TPM - Total Productive Maintenance

What is Total productive maintenance?

Total productive maintenance (TPM) is a system of maintaining and improving the integrity of production, safety and quality systems through the machines, equipment, processes, and employees that add business value to an organization.

The goal of TPM is the continuous improvement of equipment effectiveness through engaging those that impact on it in small group improvement activities. Total quality management (TQM) and total productive maintenance (TPM) are considered as the key operational activities of the quality management system.

The main objective of TPM is to increase the Overall Equipment Effectiveness (OEE) of plant equipment. TPM addresses the causes for accelerated deterioration while creating the correct environment between operators and equipment to create ownership.

The TPM Pillars  

TPM aims to increase productivity, efficiency and safety by empowering operators and team leaders to play a proactive role in day-to-day maintenance activities, such as lubrication, inspection and cleaning. The TPM pillars are: 

  • Autonomous Maintenance — Operators monitor the condition of their own equipment and work areas. 
  • Process and Machine Improvement — Team leaders collect information from operators and work areas, and then prioritize preventive maintenance and improvements. 
  • Preventive Maintenance — Operators and team leaders share preventive maintenance tasks and schedules. 
  • Early Management of New Equipment — Team leaders anticipate and plan for parts of equipment life cycles and report to mangers based on maintenance reports.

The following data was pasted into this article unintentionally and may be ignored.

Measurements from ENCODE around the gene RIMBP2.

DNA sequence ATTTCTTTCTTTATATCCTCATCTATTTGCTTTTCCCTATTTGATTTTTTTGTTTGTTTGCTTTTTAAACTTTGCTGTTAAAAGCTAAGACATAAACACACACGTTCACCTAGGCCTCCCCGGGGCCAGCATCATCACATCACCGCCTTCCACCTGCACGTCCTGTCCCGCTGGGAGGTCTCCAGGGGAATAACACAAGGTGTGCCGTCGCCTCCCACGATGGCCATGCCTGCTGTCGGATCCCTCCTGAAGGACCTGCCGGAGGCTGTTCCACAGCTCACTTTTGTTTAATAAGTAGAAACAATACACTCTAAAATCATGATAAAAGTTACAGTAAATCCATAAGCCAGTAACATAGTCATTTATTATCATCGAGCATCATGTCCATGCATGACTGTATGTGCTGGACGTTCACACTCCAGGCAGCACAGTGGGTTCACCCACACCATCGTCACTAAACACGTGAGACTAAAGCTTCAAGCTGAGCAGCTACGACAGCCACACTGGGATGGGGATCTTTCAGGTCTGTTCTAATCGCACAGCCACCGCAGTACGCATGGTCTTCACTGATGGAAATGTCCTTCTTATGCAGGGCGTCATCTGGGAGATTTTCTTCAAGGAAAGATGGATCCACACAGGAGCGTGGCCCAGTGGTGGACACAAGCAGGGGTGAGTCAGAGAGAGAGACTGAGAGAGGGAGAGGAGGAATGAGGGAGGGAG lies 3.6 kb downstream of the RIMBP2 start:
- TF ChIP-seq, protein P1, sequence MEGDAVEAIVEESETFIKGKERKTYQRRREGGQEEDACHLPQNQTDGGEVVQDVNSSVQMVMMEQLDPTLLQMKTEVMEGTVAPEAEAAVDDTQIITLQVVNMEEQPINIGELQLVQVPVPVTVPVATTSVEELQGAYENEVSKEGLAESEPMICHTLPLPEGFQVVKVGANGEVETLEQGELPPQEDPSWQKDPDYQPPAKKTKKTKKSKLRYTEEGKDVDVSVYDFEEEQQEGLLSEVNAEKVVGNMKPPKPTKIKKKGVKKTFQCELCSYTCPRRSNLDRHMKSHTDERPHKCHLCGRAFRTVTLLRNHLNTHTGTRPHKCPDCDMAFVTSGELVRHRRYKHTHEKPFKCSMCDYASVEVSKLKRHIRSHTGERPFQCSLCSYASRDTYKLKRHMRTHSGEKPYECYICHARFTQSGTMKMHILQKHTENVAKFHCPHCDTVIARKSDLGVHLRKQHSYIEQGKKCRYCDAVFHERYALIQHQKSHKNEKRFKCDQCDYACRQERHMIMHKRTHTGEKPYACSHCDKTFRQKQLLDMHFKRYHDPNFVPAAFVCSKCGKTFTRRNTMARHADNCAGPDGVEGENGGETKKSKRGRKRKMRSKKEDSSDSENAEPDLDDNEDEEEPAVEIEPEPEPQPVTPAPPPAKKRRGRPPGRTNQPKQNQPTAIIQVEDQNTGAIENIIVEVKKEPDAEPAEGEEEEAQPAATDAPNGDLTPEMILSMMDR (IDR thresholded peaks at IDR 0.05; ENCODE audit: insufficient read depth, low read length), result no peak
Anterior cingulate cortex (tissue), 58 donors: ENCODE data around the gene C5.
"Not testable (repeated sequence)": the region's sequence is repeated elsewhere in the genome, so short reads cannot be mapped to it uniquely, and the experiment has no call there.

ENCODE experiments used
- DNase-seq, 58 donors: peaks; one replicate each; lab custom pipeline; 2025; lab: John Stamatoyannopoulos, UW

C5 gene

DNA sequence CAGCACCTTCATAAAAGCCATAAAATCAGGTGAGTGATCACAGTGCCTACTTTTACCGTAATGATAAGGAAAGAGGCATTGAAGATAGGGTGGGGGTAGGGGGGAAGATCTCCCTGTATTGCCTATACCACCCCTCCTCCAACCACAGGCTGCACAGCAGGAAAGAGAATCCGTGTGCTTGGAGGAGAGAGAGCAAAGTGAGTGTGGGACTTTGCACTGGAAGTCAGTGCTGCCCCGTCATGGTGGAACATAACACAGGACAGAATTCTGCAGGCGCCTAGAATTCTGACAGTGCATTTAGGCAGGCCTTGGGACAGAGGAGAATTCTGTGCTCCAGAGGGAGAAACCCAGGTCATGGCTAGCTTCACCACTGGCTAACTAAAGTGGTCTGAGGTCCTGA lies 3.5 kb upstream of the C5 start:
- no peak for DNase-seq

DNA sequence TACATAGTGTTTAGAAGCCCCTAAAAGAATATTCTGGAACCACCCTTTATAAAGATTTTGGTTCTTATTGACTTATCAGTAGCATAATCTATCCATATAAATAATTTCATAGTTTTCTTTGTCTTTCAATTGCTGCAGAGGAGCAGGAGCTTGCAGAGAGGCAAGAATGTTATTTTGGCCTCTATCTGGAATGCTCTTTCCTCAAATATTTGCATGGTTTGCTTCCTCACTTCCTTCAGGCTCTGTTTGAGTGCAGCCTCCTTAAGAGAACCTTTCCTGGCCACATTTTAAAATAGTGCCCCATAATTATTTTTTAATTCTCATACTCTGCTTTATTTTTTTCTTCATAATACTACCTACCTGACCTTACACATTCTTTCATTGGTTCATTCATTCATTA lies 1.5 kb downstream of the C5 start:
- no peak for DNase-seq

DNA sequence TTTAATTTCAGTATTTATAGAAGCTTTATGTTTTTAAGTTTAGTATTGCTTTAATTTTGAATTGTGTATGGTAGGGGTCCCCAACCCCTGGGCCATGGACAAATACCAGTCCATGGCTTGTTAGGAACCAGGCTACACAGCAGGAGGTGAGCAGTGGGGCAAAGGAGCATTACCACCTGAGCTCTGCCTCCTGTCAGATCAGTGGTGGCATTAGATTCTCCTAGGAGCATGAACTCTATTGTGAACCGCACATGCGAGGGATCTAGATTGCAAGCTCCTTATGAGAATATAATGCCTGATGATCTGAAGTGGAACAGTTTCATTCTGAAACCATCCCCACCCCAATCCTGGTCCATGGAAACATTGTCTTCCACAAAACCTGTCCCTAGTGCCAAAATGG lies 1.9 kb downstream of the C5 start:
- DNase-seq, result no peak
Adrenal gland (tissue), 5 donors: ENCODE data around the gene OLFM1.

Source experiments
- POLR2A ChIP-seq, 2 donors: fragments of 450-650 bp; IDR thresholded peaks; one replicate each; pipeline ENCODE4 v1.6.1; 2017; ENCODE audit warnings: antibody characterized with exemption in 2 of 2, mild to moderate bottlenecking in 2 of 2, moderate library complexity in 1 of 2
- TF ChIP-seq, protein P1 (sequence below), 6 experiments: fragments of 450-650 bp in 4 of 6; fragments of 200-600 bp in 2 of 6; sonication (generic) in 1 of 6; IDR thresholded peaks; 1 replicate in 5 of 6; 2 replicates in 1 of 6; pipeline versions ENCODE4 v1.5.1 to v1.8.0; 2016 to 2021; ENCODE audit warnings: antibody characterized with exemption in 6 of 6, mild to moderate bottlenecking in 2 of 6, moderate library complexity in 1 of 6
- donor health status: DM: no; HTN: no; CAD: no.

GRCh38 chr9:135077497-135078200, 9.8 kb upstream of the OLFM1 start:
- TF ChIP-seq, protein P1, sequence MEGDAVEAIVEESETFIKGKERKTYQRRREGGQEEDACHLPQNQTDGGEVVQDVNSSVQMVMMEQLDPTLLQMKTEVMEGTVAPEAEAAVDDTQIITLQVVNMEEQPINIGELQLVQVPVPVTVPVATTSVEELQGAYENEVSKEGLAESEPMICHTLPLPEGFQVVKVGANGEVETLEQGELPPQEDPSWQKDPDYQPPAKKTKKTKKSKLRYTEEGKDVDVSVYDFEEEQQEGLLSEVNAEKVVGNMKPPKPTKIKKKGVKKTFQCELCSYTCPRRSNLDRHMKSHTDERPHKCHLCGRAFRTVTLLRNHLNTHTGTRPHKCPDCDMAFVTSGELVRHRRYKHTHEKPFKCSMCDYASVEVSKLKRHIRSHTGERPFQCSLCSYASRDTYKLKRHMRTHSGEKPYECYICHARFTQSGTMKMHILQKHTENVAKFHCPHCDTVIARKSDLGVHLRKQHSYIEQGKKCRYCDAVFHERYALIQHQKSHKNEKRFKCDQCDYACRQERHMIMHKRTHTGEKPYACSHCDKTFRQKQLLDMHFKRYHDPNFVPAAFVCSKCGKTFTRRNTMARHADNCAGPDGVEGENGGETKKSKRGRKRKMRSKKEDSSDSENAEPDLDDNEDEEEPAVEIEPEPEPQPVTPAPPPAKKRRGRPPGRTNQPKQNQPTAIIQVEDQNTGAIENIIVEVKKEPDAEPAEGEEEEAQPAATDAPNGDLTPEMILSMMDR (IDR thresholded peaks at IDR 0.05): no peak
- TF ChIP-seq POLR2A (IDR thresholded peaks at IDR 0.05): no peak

• Process Quality Management — Shared responsibility for operation and maintenance encourages quality improvement ideas from all areas of work. 
  • Administrative Work — Managers prioritize data from the previous pillars and share outcomes with team leaders and work areas. 
  • Education and Training — Continuous improvement includes operator and work area education and training, which improve morale, retention and efficiency. 
  • Safety and Sustained Success — Facility-wide safety is prioritized, which positively impacts sustained success of the TPM program. 


What are the advantages of TPM?  

The three goals of TPM are zero unplanned failures (no small stops or slow running), zero product defects and zero accidents. When properly implemented it can bring important benefits: 

  • TPM is built on the 5-S foundation, which creates effective workplace organization and standardized procedures to improve safety, quality, productivity and employee attitudes. 
  • TPM assigns the responsibility for preventive and routine maintenance to the same people who operate that individual equipment. This puts the people most familiar with the machine in charge of its care. 
  • TPM brings maintenance into focus as a vital part of business. Maintenance downtime is included in manufacturing scheduling, and in many cases, becomes an integral part of the manufacturing process.

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Reliability Maintenance Management

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